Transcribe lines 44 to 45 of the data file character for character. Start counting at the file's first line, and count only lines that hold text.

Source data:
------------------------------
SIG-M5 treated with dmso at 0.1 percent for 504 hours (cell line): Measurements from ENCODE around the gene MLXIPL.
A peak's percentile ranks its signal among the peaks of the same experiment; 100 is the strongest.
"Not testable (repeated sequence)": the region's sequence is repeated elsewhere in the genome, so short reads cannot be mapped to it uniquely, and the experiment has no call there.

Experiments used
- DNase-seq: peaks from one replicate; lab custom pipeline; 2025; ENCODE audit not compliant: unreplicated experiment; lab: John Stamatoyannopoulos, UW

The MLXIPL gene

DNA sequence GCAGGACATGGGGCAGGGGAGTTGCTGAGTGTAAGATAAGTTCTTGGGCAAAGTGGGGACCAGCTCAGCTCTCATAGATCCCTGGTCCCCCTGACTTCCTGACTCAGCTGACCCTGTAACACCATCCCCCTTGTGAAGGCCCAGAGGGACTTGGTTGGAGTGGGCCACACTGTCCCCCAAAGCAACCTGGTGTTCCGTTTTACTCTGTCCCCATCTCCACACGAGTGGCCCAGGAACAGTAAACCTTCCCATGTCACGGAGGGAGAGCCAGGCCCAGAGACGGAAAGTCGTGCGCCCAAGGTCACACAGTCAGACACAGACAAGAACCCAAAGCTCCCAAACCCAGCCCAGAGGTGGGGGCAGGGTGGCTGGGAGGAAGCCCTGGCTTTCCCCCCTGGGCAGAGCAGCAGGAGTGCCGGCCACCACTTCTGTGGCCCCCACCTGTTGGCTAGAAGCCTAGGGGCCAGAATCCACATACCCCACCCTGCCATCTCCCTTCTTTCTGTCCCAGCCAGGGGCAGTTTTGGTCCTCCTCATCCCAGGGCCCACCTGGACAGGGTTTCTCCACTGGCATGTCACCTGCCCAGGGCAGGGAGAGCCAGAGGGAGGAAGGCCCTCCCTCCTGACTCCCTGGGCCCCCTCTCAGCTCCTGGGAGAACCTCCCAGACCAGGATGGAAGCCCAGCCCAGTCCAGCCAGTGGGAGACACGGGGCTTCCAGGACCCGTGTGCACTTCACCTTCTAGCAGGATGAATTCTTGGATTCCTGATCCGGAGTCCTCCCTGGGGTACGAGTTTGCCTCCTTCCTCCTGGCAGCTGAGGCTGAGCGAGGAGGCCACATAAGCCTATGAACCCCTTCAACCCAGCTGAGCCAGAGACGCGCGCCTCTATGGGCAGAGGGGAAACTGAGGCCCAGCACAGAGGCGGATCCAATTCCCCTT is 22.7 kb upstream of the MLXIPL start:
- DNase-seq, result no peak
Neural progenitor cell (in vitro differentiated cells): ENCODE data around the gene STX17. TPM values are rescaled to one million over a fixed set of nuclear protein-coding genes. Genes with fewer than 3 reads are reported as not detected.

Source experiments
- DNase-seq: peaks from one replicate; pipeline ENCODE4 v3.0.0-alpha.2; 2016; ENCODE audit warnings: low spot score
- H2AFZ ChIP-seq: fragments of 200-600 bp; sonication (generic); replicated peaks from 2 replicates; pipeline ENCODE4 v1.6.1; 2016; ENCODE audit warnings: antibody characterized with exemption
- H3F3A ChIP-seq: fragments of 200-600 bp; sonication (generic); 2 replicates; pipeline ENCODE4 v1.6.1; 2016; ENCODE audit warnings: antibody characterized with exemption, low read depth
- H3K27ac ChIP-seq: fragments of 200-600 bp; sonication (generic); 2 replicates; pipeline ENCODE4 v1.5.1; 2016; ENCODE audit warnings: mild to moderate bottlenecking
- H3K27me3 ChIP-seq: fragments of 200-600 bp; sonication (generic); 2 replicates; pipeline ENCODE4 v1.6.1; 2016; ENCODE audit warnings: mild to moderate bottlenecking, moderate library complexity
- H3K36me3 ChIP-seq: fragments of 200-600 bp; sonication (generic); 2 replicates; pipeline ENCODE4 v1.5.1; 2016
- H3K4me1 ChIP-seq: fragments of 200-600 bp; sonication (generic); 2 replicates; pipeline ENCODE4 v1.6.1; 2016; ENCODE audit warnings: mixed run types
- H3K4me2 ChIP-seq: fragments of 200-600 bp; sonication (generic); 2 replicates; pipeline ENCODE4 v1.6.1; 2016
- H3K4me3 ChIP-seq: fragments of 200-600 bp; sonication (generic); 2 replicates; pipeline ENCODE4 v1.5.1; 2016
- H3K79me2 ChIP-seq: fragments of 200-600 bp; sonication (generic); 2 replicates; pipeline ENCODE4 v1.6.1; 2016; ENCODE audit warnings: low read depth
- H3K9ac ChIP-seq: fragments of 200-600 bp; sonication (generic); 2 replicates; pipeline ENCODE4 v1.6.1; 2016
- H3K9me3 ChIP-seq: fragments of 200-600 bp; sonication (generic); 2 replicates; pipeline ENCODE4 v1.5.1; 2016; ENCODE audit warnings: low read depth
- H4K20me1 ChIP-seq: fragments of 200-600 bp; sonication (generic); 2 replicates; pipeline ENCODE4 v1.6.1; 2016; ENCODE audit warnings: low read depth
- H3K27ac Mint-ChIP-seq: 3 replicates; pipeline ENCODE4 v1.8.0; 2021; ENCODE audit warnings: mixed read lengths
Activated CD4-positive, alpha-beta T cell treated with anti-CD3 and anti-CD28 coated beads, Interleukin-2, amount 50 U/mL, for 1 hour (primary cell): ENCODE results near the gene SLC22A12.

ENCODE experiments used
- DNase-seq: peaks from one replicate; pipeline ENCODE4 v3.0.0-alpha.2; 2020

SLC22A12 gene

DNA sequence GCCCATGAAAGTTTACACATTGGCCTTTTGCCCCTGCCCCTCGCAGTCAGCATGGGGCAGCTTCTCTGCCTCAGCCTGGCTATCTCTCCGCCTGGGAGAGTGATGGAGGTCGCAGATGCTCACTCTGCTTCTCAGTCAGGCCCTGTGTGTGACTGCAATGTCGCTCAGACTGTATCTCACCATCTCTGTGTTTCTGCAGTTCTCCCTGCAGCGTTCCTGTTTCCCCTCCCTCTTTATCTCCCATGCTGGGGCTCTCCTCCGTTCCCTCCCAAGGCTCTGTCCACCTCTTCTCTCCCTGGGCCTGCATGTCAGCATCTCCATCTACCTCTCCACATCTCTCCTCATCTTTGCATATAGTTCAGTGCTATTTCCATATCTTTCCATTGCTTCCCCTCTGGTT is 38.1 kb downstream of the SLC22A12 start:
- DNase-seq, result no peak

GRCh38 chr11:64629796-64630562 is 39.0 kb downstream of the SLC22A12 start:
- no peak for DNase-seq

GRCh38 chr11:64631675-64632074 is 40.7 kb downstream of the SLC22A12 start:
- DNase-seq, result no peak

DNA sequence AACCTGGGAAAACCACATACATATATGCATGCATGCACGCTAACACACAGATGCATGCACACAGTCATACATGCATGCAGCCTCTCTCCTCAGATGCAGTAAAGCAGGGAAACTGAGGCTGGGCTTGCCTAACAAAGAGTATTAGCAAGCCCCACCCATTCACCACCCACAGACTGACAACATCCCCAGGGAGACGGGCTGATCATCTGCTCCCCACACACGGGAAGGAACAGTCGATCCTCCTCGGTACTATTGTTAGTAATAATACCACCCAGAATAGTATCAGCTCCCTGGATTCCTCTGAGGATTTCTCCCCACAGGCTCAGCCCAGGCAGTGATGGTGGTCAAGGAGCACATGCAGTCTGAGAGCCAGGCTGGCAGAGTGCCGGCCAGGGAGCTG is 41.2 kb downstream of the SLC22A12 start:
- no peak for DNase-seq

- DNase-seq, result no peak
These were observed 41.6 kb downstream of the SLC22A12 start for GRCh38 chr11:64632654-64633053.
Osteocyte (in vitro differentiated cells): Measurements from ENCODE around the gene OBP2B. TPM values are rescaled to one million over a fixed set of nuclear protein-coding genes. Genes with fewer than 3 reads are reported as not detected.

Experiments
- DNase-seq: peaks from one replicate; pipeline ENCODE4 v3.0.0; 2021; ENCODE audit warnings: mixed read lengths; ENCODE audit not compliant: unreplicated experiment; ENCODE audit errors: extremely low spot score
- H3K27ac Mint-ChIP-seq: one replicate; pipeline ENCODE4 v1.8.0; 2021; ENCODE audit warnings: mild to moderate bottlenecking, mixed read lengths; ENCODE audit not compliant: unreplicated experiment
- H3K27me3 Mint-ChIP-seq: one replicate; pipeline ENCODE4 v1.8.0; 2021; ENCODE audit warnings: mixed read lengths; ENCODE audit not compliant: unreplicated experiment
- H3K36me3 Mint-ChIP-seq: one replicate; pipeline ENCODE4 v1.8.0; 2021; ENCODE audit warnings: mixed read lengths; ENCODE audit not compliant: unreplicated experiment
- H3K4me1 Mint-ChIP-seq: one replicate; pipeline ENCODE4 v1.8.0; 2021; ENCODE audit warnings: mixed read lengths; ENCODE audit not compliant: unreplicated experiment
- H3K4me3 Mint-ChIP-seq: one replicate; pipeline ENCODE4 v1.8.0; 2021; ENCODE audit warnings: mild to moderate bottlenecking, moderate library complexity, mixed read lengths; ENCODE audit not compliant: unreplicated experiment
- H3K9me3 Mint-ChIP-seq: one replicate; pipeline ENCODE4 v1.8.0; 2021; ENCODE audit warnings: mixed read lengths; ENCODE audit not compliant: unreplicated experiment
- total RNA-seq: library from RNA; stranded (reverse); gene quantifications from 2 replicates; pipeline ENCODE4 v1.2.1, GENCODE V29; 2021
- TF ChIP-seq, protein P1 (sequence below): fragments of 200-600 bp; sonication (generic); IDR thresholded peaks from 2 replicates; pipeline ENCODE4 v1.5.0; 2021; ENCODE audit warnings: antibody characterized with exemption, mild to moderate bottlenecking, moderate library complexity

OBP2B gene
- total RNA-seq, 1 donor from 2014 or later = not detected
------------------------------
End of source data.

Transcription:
- H3K36me3 Mint-ChIP-seq: one replicate; pipeline ENCODE4 v1.8.0; 2021; ENCODE audit warnings: mixed read lengths; ENCODE audit not compliant: unreplicated experiment
- H3K4me1 Mint-ChIP-seq: one replicate; pipeline ENCODE4 v1.8.0; 2021; ENCODE audit warnings: mixed read lengths; ENCODE audit not compliant: unreplicated experiment